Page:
Pile of Money + Randomness = Recipe for Frustration

In many ways, it’s more difficult to design a big prize treasure hunt than to design a good puzzle. Even tricky puzzles are designed to be solved. If you’re five days into a puzzle event and there’s a puzzle with zero solves, the designer probably goofed up at some point. For treasure hunts, that’s often the norm.

Looking back at most of the famous $10,000+ treasure hunts, very few of them were solved, and of those, even fewer were solved without some kind of reverse engineering or gamesmanship circumventing the rules of the hunt. 75% of The Secret’s treasures remain unfound. Masquerade’s treasure was found by asking people who knew the author. In The Thrill of the Chase, the only non-generic clue left participants searching the entire country for a place with trees and water somewhere in the vicinity of “the house of Brown.”

With the rough track record, some people might wonder why anyone would participate in hunts like these. Some of the answers are better than others.

  1. The lure of the prize. Long-unsolved hunts often come with huge prizes. It’s not a coincidence that Forrest Fenn and the “house of Brown” was one of the most popular hunts of all time given the multimillion dollar prize.
  2. The enjoyment of the activity. Even for an unsolvable puzzle, many people have fun organizing hundreds if not thousands of theories and connections and tracking them in a novel way.
  3. The social aspect. Shooting wild theories to other treasure seekers is a great way to get exposed to new ways of thinking.
  4. When you see the answer written out, it usually sounds plausible, like something you should have been able to figure out. It’s sometimes hard in retrospect to remember that without any confirmers along the way, “simple” correct paths are competing with thousands if not hundreds of thousands of alternatives.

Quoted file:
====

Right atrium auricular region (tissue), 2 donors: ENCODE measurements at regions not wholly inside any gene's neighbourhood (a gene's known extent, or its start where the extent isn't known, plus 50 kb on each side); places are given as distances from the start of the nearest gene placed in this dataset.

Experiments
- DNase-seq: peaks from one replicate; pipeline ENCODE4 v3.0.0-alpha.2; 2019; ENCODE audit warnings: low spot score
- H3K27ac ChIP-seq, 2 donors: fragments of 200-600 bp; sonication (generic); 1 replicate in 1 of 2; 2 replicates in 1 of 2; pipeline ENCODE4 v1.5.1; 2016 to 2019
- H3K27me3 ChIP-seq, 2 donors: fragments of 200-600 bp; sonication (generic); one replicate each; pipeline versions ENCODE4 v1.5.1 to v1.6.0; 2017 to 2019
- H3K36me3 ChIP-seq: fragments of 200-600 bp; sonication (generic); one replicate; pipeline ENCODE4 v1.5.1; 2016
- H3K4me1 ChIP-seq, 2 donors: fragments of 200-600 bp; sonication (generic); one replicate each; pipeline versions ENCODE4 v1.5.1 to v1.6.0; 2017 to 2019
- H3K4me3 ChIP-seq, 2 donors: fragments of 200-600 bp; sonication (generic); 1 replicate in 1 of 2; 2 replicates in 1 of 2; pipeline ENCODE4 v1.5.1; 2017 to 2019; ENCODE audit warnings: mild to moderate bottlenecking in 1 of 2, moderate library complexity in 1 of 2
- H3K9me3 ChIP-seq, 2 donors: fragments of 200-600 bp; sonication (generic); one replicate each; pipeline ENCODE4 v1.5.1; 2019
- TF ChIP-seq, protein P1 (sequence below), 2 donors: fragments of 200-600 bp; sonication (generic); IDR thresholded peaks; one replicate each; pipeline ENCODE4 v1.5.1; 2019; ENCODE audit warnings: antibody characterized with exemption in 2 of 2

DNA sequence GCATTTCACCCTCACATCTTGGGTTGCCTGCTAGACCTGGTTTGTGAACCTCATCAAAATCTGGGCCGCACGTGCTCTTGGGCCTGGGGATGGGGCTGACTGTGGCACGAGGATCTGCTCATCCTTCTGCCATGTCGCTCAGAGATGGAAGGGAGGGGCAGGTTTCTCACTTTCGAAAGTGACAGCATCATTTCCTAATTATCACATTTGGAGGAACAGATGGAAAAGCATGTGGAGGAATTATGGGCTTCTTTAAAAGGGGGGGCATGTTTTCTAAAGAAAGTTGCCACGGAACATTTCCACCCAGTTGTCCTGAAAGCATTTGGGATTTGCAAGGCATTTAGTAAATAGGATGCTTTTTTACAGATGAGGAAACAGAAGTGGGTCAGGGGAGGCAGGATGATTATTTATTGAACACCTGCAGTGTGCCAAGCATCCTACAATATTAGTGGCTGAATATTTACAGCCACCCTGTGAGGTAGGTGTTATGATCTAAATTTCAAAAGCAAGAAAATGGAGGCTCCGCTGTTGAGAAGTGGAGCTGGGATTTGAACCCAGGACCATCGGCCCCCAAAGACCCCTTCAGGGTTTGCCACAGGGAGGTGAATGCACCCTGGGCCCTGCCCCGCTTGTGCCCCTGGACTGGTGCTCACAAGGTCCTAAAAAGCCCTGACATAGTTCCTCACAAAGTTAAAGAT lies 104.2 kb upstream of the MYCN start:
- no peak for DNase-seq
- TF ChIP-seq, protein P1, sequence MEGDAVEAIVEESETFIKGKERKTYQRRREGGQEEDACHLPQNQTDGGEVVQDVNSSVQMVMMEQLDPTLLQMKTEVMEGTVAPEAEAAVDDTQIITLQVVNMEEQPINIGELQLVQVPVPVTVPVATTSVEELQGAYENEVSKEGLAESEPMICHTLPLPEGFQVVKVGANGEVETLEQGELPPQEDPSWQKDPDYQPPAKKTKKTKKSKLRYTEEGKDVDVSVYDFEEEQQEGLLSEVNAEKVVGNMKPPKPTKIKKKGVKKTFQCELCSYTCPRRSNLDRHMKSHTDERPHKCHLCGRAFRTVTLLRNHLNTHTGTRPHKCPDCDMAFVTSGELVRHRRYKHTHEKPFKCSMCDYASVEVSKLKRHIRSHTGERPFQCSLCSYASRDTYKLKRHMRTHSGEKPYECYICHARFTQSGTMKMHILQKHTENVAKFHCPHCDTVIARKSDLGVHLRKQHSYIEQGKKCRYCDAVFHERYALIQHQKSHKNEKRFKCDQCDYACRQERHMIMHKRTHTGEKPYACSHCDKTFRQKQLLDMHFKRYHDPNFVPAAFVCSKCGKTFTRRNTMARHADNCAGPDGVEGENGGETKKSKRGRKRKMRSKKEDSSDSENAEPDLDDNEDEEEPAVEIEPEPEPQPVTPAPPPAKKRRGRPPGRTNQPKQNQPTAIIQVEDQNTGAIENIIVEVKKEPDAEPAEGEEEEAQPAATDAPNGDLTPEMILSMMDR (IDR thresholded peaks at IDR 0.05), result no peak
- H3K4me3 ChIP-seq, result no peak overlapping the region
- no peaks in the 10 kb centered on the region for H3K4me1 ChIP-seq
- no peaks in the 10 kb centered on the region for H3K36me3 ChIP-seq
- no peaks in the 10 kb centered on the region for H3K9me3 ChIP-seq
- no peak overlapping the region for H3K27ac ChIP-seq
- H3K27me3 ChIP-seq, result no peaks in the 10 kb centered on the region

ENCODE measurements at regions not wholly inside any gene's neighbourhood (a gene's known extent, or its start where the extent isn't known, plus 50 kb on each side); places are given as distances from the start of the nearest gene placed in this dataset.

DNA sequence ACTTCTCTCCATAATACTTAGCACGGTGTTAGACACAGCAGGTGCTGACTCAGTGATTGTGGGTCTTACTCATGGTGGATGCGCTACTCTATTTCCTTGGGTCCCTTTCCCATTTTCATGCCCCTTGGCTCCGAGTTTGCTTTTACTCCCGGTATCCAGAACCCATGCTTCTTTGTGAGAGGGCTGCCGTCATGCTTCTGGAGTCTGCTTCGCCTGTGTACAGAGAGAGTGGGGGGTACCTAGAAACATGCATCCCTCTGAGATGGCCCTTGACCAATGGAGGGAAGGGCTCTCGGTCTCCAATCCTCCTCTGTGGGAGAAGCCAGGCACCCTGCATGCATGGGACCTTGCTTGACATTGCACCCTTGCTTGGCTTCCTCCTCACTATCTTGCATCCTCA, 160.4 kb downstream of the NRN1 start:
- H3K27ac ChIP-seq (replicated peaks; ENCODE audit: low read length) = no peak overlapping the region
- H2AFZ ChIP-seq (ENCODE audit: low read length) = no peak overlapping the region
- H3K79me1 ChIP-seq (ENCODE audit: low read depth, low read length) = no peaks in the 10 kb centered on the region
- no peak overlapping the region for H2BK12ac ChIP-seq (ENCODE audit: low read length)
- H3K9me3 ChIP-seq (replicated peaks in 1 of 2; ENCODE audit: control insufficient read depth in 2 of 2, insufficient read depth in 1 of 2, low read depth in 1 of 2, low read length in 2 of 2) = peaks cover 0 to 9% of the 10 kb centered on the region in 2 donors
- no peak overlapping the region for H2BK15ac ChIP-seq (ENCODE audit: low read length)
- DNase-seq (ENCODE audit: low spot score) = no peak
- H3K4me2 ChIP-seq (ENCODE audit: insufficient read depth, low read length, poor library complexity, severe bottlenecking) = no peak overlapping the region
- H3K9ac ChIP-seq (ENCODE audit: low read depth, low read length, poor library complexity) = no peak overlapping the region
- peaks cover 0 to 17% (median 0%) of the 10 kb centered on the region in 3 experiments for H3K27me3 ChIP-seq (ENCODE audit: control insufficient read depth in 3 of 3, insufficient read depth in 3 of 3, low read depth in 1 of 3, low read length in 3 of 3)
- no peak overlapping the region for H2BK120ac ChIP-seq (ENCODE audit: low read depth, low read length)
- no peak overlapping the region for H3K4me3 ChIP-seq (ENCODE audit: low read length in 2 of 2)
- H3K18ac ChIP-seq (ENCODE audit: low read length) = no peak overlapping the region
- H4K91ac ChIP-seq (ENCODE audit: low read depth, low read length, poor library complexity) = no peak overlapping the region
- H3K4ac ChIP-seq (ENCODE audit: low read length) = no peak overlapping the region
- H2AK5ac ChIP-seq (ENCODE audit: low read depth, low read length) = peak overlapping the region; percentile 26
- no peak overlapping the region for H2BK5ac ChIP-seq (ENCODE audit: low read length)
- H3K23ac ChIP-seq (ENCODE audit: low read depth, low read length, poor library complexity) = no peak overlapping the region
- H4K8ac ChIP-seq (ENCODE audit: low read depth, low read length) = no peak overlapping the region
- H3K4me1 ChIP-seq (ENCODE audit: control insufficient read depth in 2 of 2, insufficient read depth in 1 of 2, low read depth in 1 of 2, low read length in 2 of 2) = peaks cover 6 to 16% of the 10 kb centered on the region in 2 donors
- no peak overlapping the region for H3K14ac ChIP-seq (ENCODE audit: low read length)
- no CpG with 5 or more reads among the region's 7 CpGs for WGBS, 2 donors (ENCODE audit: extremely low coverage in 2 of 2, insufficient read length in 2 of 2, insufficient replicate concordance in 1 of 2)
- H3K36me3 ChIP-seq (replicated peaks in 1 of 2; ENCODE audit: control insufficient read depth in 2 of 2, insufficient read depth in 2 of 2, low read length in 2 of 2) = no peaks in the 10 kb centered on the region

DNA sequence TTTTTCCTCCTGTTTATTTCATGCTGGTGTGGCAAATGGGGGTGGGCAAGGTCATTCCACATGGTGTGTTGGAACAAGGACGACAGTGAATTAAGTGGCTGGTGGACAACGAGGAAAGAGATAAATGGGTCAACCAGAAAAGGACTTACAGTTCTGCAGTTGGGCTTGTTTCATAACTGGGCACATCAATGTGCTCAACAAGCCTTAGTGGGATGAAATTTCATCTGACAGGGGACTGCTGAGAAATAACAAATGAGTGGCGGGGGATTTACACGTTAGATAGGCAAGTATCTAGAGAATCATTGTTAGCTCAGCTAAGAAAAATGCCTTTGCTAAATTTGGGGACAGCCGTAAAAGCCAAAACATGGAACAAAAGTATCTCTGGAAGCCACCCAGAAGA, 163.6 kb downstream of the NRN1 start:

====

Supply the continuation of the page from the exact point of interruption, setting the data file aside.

That last point is extremely important when it comes to both design and being a smart consumer about this kind of game. I’ll give you an example of a badly designed treasure hunt I just came up with.

PuzzleDrifter is offering a $5 million bounty if you can find a special key I’ve hidden in a public park somewhere in the lower 48 US states. Your clue to get started is here:

Ok, ready to go? Any theories? That $5 million is calling!

Five, four, three, two, one… time’s up- no one has solved it!

The key was hidden on a tree branch in Prairie Park in Arlington Heights, IL. How were you supposed to get there?

The image shows a man licking a golf club, and that’s a reference to Golf Liquor (Licker).

Look on a map and you’ll see there’s only one park anywhere close to Golf Liquor.

Clearly the treasure was going to be in Prairie Park. If that wasn’t enough for you, we even have confirmers! You can clearly see eight golf clubs in the image, and eight is the number of letters in ILLINOIS. That would also help because Illinois is the “Prairie State.” Illinois is also in the top five states for number of golf tournaments hosted.

With all those clues, it’s a shocker no one found the $5 million!

However, when you pause and think about it for a second, it becomes obvious again that no one was ever going to find the treasure here, for a few key reasons. One is the high number of alternative proposals. Maybe it’s near the golf course closest to the famous scene from a Christmas Story where a kid gets his tongue stuck to a pole. Maybe it’s hinting at one of the many, many “clubs” of many kinds.

Even if you happened to think “Golf Liquor,” you’re probably too far away to make it worth your while to test the theory. That said, it’ll take hours to validate any one of your hundreds of theories.

After hearing the answer, many of those barriers seem smaller than they truly are, and it’s easy to think the next time will be different.

Some hunt designers are finding ways to avoid some of these problems. Some newer hunts give you enough confirmers along the way so that even if you never find the end of the path, you’ll get some little wins along the way to keep it interesting. That seems to be one way to balance the situation- no one wants to hide a million dollars and have the treasure found within a week, but they can still make it fun!

As for me, I’m probably never going to go all in for one of these “big” hunts, although I will pay attention to what happens with them. There are plenty of smaller hunts designed to be achievable to keep me more than engaged!

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